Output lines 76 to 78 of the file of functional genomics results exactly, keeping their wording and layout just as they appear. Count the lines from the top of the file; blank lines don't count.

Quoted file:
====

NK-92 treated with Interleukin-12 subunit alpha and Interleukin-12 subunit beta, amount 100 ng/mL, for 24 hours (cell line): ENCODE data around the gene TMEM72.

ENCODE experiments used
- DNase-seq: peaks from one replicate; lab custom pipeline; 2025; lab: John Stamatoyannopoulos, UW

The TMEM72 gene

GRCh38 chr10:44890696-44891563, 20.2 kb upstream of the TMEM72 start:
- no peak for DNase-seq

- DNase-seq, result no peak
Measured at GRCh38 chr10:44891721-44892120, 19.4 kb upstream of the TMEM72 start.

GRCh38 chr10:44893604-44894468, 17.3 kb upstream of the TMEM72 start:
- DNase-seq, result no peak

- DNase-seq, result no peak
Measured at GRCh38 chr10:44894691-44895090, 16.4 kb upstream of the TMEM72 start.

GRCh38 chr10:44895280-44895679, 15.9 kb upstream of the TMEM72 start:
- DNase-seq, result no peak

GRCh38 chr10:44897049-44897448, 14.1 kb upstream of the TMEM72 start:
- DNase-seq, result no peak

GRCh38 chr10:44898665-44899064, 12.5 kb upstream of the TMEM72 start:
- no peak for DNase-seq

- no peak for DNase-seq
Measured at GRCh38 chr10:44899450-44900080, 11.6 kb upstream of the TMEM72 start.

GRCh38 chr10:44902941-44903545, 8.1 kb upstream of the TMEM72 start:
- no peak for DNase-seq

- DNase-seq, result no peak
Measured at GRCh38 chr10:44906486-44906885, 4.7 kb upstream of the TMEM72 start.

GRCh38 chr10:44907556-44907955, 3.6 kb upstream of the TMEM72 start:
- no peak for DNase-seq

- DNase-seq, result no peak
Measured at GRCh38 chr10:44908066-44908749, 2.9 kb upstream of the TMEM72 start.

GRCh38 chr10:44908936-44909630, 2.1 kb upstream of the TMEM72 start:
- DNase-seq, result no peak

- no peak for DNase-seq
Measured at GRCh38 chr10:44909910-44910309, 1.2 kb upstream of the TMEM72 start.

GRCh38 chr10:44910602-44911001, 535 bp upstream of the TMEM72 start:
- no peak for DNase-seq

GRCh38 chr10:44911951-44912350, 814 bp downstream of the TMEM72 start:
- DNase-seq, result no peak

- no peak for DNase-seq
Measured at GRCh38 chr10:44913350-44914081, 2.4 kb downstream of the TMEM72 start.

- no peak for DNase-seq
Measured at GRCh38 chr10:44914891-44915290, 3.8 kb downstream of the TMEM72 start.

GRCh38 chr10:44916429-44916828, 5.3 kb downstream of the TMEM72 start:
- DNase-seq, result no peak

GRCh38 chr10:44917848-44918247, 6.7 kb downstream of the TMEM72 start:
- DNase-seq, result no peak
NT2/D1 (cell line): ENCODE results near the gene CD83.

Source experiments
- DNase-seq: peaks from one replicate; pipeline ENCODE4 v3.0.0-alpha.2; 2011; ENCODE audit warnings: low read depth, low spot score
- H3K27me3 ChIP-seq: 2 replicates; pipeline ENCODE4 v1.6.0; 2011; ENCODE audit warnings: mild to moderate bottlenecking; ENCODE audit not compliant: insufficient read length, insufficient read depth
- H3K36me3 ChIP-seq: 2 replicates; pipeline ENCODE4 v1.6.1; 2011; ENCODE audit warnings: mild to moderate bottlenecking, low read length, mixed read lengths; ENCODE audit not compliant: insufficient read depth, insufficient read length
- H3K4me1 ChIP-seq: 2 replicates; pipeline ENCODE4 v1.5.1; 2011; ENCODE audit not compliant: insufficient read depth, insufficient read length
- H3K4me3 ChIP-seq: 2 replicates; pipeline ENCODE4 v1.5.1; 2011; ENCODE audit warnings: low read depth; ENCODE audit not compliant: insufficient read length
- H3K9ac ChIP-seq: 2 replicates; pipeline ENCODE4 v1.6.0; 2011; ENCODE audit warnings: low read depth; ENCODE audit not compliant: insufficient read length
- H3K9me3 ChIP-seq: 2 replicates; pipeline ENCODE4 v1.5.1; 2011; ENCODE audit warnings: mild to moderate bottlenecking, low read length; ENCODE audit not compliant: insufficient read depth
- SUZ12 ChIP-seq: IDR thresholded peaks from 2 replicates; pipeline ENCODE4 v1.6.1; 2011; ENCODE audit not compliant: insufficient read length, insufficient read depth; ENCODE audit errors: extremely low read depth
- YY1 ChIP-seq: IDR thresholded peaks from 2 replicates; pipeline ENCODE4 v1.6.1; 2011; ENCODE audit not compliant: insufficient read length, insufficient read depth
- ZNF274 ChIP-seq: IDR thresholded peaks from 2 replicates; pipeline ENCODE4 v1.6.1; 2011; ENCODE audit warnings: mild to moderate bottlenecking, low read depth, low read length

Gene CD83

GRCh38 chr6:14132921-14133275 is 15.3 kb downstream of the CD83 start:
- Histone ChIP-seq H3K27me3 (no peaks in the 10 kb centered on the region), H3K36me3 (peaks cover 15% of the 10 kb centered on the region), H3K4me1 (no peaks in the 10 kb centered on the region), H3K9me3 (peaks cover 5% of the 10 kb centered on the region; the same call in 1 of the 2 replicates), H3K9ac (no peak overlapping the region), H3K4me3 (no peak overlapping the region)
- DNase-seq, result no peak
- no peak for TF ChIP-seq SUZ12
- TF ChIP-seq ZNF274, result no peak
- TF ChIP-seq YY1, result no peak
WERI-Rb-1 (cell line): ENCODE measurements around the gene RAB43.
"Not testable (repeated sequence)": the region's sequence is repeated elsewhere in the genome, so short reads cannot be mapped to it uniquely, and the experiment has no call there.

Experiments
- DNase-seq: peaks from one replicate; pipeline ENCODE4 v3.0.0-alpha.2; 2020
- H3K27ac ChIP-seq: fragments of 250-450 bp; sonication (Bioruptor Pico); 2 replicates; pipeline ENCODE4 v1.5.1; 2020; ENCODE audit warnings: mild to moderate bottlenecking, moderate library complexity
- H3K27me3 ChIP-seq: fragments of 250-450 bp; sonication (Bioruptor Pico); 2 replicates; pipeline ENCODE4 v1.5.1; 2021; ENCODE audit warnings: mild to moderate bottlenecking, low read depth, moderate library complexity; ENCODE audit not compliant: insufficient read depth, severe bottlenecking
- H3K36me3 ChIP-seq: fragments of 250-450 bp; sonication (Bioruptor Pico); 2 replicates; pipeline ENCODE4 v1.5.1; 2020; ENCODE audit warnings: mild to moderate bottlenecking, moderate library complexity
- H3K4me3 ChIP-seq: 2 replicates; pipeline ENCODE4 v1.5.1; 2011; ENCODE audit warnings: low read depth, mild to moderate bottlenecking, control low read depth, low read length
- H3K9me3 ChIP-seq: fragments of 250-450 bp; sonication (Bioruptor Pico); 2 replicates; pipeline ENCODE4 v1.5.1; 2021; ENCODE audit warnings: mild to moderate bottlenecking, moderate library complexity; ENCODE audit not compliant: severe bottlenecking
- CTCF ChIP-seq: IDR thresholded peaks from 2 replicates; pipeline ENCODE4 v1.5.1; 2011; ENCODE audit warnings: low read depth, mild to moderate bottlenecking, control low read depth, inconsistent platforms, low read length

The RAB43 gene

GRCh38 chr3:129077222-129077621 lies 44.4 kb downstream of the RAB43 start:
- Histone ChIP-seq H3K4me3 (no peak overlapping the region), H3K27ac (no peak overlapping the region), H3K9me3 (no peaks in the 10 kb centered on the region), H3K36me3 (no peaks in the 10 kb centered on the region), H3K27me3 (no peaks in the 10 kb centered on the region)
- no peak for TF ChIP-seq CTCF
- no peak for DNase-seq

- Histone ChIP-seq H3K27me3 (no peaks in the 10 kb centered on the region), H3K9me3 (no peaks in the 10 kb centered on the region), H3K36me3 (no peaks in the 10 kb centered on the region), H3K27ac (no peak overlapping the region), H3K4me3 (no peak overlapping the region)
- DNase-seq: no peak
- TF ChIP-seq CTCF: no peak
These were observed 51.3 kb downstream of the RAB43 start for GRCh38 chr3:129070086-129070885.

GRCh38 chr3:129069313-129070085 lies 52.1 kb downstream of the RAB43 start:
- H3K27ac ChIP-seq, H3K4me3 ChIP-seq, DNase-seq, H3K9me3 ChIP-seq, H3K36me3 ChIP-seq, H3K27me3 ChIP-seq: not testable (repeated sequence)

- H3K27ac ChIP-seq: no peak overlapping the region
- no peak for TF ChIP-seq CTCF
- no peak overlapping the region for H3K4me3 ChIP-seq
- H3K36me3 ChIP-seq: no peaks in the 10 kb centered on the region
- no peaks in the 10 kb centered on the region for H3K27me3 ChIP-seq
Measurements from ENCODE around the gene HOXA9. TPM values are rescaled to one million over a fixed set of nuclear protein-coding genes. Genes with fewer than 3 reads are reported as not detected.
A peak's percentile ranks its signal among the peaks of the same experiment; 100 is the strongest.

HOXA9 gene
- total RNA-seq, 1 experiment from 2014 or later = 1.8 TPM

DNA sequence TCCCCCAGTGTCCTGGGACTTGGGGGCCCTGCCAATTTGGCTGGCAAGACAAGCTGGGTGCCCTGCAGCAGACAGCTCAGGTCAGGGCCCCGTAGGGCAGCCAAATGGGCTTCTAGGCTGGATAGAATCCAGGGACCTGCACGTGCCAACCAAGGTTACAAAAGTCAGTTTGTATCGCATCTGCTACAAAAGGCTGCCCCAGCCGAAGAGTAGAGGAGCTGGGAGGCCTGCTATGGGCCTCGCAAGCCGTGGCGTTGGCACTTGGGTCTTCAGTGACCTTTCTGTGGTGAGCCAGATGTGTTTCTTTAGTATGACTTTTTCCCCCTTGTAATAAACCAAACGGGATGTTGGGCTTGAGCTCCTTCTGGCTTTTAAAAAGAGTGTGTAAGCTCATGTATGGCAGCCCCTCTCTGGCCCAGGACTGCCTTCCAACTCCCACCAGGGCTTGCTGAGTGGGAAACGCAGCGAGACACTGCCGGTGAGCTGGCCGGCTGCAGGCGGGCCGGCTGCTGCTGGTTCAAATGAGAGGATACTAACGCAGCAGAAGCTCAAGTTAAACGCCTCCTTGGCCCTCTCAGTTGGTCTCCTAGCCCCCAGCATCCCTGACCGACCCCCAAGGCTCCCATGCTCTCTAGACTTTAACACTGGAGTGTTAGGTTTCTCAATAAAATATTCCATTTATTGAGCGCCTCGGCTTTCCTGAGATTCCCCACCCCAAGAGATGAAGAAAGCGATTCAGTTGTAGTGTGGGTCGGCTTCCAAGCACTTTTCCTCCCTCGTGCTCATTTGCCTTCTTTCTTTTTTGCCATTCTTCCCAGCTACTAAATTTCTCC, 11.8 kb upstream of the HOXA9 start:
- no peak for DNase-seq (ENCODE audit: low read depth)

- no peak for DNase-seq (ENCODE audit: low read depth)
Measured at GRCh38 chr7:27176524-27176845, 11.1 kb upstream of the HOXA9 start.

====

- Histone ChIP-seq H3K4me3 (no peak overlapping the region), H3K27ac (no peak overlapping the region), H3K9me3 (no peaks in the 10 kb centered on the region), H3K36me3 (no peaks in the 10 kb centered on the region), H3K27me3 (no peaks in the 10 kb centered on the region)
- no peak for TF ChIP-seq CTCF
- no peak for DNase-seq